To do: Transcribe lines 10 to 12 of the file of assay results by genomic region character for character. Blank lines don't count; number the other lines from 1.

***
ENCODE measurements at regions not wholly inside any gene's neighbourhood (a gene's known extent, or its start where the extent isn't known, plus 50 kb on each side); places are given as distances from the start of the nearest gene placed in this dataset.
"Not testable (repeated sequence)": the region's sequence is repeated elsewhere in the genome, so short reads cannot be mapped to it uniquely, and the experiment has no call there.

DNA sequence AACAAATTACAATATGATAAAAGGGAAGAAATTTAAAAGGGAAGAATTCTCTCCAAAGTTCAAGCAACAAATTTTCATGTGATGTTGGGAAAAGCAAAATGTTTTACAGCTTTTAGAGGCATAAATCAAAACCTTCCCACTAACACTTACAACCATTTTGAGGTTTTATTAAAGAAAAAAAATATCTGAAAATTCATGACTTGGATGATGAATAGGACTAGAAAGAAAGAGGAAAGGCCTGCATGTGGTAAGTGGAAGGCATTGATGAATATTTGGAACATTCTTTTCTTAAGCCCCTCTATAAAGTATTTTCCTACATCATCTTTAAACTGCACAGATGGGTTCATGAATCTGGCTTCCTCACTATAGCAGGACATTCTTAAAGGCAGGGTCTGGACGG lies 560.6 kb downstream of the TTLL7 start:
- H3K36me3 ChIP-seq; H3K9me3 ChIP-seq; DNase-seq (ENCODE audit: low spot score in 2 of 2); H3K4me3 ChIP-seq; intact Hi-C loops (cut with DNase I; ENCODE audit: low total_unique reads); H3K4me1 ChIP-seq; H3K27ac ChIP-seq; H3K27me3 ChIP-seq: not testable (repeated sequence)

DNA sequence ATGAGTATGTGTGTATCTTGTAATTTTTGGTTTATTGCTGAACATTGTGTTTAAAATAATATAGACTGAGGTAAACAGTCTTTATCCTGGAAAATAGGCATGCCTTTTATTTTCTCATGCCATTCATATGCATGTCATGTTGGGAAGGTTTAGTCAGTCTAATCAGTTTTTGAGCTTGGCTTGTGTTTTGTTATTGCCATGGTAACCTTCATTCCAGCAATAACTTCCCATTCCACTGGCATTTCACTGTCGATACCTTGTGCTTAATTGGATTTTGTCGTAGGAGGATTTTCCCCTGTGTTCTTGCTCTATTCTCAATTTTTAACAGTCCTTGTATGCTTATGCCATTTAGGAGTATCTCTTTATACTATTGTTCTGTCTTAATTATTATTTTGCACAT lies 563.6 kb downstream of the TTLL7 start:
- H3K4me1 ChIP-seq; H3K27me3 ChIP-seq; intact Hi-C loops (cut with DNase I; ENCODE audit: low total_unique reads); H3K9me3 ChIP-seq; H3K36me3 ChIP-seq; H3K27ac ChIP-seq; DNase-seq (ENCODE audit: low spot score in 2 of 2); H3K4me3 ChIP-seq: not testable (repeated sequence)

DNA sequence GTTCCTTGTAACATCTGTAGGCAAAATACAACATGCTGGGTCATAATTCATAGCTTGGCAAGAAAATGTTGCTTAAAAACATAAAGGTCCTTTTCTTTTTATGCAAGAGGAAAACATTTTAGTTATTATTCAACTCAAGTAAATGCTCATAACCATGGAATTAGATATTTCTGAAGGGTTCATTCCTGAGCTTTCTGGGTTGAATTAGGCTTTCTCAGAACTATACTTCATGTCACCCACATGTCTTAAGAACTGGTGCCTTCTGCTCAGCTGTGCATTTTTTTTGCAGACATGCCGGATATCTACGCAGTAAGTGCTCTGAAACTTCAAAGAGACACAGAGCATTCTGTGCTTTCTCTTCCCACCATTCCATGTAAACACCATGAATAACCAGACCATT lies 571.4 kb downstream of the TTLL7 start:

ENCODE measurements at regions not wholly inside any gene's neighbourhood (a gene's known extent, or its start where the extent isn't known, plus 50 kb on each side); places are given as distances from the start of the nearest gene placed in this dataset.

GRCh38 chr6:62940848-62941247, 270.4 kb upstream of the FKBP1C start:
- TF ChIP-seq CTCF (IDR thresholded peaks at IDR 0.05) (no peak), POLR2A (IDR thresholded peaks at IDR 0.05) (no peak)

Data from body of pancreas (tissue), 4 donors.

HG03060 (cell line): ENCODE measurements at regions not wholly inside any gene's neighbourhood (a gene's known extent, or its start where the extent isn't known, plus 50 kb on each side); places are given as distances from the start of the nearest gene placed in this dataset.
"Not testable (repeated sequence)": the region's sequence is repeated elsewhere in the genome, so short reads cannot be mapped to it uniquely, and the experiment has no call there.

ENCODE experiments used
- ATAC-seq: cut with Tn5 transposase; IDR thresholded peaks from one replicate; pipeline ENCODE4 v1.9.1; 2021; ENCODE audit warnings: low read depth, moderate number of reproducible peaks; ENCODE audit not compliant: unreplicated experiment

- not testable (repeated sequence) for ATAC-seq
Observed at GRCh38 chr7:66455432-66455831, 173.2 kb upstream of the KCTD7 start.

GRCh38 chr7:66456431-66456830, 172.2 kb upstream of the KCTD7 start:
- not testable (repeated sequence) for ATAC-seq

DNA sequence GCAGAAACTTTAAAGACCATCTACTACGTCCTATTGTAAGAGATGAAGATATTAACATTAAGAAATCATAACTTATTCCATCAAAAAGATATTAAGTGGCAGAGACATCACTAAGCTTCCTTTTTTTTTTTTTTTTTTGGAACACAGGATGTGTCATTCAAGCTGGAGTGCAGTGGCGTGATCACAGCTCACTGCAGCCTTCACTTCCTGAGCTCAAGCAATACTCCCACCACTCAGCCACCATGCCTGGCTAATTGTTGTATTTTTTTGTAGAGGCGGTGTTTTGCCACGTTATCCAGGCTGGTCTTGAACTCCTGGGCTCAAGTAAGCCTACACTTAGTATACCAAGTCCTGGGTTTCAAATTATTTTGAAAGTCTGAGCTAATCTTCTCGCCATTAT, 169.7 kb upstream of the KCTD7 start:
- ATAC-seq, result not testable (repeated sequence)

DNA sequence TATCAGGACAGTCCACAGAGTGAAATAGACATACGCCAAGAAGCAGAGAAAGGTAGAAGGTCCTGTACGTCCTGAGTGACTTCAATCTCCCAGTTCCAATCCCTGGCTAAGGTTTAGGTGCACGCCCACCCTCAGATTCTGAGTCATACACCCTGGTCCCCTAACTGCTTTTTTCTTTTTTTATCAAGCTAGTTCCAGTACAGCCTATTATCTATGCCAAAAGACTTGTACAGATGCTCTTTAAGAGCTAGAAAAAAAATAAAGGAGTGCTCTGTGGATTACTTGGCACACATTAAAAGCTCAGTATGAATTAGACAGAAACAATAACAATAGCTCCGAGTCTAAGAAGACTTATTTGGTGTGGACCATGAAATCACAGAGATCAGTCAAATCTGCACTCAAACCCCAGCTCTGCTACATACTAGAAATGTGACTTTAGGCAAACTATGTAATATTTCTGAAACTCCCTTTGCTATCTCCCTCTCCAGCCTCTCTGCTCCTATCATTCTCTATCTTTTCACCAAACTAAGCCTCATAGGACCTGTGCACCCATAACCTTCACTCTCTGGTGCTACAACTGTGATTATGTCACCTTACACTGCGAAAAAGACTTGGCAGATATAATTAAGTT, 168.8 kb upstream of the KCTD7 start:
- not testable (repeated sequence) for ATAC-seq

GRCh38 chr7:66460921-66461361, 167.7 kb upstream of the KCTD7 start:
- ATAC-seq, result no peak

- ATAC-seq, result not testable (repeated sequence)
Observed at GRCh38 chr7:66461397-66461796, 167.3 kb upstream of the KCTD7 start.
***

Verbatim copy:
- TF ChIP-seq CTCF (IDR thresholded peaks at IDR 0.05) (no peak), POLR2A (IDR thresholded peaks at IDR 0.05) (no peak)

Data from body of pancreas (tissue), 4 donors.

HG03060 (cell line): ENCODE measurements at regions not wholly inside any gene's neighbourhood (a gene's known extent, or its start where the extent isn't known, plus 50 kb on each side); places are given as distances from the start of the nearest gene placed in this dataset.